Stewardship. That word usually makes us think about finances, giving and using what we have been blessed with to help those in need. But what about stewardship of God's creation? In all honesty, this is something I haven't given much thought to in my life. Sure, I went through a hippie phase in high school where it was cool to be all about the environment. But other than a killer pair of Birkenstocks, not much else came from that stint into the purple haze of hippie-dom. I didn't connect the dots of being a good steward of our rich blessings and taking care of God's creation. That's all changing the more I read about what is going on in the Gulf.
This one in particular struck a nerve:
"It's been five weeks since an oil rig exploded and sank, rupturing a pipeline 5,000 feet beneath the surface of the Gulf of Mexico. Some clues about what so much oil - perhaps 22 million gallons of it - will do to the environment (let me insert "God's creation" here) have become obvious:
Dolphins have washed up dead. Endangered sea turtles have been found with oil stuck on their corneas. Lifeless brown pelicans, classified as endangered until recently, have been carried away in plastic bags. Beaches in Grand Isle, Louisiana, are spattered with gobs of sticky crude. And when the moon rises over the coast there, the oil-soaked ocean sparkles like cellophane under a spotlight."
-Excerpt from an article on CNN's webpage
Seriously, dolphins washing up on shore? Moonlight sparkling like cellophane on the oil-soaked ocean? This can not please the God who created all of this. In no way does this glorify His name. God tells us in Genesis 1:28, "Be fruitful and multiply, and fill the earth, and subdue it; and rule over the fish of the sea and over the birds of the sky and over every living thing that moves on the earth." Verse 31 says, "God saw all that He had made, and behold, it was very good."
God saw all that He created and was pleased. Our God is creative. This world is His magnum opus, something that He apparently was proud to stand back and admire.
The article quoted above goes on to say, "This is all kind of like falling out a window," referring to the confusion over whether there will be catastrophic effects in the Gulf or if nature will just take care of itself. "We don't know how hard that ground is gonna be until we hit bottom. We don't know if we're going to land in soft shrubs and live - or if we're going to hit a rock."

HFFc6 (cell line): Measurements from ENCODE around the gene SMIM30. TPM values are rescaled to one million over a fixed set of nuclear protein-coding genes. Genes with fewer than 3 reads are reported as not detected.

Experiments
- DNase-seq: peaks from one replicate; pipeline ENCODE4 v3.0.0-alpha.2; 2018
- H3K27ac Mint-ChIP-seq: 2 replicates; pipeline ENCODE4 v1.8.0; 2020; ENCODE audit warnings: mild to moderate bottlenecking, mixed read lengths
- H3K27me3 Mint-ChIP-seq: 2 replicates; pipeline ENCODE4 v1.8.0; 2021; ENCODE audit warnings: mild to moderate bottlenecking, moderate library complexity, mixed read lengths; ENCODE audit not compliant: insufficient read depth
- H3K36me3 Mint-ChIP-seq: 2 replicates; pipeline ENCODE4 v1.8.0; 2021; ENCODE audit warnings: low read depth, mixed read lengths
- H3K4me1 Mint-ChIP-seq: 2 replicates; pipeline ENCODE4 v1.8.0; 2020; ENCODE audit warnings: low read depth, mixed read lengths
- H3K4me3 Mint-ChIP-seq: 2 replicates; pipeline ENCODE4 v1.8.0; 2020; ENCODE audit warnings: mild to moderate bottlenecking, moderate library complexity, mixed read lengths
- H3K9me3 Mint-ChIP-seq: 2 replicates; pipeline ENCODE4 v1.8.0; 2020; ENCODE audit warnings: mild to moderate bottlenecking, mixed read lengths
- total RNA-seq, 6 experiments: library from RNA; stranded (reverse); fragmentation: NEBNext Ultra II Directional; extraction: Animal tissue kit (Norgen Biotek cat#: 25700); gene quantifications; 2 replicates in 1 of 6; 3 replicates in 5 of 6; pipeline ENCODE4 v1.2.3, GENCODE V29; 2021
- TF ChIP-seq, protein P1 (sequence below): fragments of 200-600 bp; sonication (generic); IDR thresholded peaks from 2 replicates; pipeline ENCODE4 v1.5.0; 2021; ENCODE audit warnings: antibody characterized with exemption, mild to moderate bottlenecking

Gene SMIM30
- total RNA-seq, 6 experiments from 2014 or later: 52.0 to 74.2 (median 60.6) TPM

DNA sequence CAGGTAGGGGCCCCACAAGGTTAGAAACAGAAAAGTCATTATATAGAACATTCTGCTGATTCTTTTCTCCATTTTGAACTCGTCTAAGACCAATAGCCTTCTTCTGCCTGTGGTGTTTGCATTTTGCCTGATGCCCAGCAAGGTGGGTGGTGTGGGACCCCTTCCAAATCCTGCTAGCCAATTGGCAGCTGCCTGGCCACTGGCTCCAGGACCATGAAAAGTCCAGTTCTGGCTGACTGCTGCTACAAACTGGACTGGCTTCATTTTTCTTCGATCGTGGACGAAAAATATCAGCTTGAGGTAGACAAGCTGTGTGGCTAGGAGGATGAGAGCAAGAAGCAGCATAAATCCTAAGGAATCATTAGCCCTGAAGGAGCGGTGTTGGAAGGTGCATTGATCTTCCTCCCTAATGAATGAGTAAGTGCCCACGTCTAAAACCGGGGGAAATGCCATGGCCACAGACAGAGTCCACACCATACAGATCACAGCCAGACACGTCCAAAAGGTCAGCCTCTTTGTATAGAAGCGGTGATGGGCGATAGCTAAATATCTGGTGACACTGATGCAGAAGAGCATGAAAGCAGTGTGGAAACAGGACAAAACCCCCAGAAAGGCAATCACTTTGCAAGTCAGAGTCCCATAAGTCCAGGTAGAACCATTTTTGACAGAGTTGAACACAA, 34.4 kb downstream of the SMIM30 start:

There is just something plain wrong about all of this. God put us in charge of His creation to "rule over the fish of the sea...and over every living thing." When I was in construction, it was very clear how things worked when I was in charge of something. If all hell broke loose on a job site, the boss man came after me. If he found that there was negligence on my part that led to the disaster, I was out of a job. It just seems to make sense that someday we will have to answer for our negligence in managing God's job site.
What does this look like in practical terms? I don't know, man....turn off a light or something. The folks in charge tell us to ride the bus to work and not use as much toilet paper. But that just reminds me of people doing something just to make themselves FEEL like they're making a difference. Let's inject some Gospel into the conversation. Second Timothy 2:20-21 seems to be pretty applicable:
"Now in a large house there are not only gold and silver vessels, but also vessels of wood and of earthenware, and some to honor and some to dishonor. Therefore, if anyone cleanses himself from these things, he will be a vessel for honor, sanctified, useful to the Master, prepared for every good work."
I really don't want to rip that passage out of context, and I don't think I am. Paul is telling Timothy, "Look, big houses have lots of stuff in them. This stuff can easily become an idol that will trip you up and consume you. Get rid of it so absolutely nothing stands in the way of you presenting yourself as useful for God's service." The main issue should always be serving and glorifying God. The Gospel seems to make it pretty clear, in numerous passages (Luke 14:26-27, 33-35, Matthew 19:16-26, Luke 12:33-34, Luke 16:9-31, Matthew 6:20-21), that the things of this world only get in the way of us serving the Lord.
With 6 billion people on this planet, we are bound to mess things up now and again. I just can't help but wonder if our impact would be drastically reduced if we lived out the Gospel in terms of our consumption and stewardship.
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